In Thinking like a Parrot, Alan B. Bond and Judy Diamond look beyond much of the standard work on captive parrots to the mischievous, inquisitive, and astonishingly vocal parrots of the wild. Focusing on the psychology and ecology of wild parrots, Bond and Diamond document their distinctive social behavior, sophisticated cognition, and extraordinary vocal abilities. Also included are short vignettes—field notes on the natural history and behavior of both rare and widely distributed species, from the neotropical crimson-fronted parakeet to New Zealand’s flightless, ground-dwelling kākāpō. This composite approach makes clear that the behavior of captive parrots is grounded in the birds’ wild ecology and evolution, revealing that parrots’ ability to bond with people is an evolutionary accident, a by-product of the intense sociality and flexible behavior that characterize their lives.

Despite their adaptability and intelligence, however, nearly all large parrot species are rare, threatened, or endangered. To successfully manage and restore these wild populations, Bond and Diamond argue, we must develop a fuller understanding of their biology and the complex set of ecological and behavioral traits that has led to their vulnerability. Spanning the global distribution of parrot species, Thinking like a Parrot is rich with surprising insights into parrot intelligence, flexibility, and—even in the face of threats—resilience.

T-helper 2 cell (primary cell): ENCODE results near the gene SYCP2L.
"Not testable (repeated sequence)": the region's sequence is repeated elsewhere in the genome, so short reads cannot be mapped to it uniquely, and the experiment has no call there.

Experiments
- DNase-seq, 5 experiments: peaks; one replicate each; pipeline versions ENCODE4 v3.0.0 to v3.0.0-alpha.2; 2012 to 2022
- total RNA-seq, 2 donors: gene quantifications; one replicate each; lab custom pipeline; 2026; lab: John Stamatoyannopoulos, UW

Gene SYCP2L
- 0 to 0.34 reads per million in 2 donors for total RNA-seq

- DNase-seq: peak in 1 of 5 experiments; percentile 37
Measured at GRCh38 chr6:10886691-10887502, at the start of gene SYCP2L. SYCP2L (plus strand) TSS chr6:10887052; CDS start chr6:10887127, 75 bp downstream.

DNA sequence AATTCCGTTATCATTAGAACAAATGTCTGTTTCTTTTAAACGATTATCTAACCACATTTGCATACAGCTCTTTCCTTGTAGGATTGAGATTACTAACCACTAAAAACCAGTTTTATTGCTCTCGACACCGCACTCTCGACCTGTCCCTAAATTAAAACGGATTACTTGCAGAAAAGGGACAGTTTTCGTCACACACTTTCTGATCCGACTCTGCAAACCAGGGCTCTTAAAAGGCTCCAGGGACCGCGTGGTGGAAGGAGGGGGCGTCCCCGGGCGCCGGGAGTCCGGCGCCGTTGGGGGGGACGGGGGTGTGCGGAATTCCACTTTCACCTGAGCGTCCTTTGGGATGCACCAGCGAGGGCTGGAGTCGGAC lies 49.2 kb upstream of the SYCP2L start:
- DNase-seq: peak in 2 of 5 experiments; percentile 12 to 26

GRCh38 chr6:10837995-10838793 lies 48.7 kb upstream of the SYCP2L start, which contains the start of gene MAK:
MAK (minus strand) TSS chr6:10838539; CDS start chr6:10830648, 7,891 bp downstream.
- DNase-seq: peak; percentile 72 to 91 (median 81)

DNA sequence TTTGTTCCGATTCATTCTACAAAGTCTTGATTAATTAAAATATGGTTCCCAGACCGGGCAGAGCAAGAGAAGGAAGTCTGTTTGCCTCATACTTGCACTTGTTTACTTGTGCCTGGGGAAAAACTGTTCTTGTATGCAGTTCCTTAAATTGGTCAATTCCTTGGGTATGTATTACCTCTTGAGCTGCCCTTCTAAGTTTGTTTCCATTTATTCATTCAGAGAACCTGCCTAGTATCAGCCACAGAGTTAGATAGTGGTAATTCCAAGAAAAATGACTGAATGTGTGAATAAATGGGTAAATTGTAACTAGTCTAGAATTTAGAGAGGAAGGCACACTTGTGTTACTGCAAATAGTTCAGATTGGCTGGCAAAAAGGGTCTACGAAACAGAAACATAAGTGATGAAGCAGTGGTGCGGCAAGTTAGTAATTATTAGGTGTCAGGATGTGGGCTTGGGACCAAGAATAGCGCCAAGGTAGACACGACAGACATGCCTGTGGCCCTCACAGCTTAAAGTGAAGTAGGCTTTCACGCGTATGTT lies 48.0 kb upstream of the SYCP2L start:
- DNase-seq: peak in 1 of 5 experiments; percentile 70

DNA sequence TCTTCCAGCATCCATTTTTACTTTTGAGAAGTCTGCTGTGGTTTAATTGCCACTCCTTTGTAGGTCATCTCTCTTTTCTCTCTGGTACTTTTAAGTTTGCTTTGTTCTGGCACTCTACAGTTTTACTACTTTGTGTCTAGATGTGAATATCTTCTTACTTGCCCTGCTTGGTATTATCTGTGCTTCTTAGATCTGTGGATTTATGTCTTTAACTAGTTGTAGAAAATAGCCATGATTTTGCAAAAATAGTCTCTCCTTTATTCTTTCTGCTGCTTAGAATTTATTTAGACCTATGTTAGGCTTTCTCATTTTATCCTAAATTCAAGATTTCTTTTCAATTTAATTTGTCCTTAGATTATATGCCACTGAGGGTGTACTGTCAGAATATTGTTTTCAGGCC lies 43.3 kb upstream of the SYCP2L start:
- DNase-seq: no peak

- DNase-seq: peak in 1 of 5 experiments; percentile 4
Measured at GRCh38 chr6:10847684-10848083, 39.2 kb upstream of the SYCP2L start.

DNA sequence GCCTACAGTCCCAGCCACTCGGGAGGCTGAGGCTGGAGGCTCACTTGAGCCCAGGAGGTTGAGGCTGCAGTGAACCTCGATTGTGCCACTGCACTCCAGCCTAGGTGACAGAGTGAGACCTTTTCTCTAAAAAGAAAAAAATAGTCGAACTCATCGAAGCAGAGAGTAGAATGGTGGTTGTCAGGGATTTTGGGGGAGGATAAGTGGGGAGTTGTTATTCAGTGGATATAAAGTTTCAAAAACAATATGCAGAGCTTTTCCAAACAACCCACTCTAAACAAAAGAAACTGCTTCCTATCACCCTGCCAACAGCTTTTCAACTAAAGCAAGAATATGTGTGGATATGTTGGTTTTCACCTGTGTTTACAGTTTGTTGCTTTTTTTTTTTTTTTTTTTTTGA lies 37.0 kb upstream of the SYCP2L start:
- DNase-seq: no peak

front cover of Tree of Origin
Tree of Origin
What Primate Behavior Can Tell Us about Human Social Evolution
Frans B. M. de Waal
Harvard University Press, 2002

How did we become the linguistic, cultured, and hugely successful apes that we are? Our closest relatives--the other mentally complex and socially skilled primates--offer tantalizing clues. In Tree of Origin nine of the world's top primate experts read these clues and compose the most extensive picture to date of what the behavior of monkeys and apes can tell us about our own evolution as a species.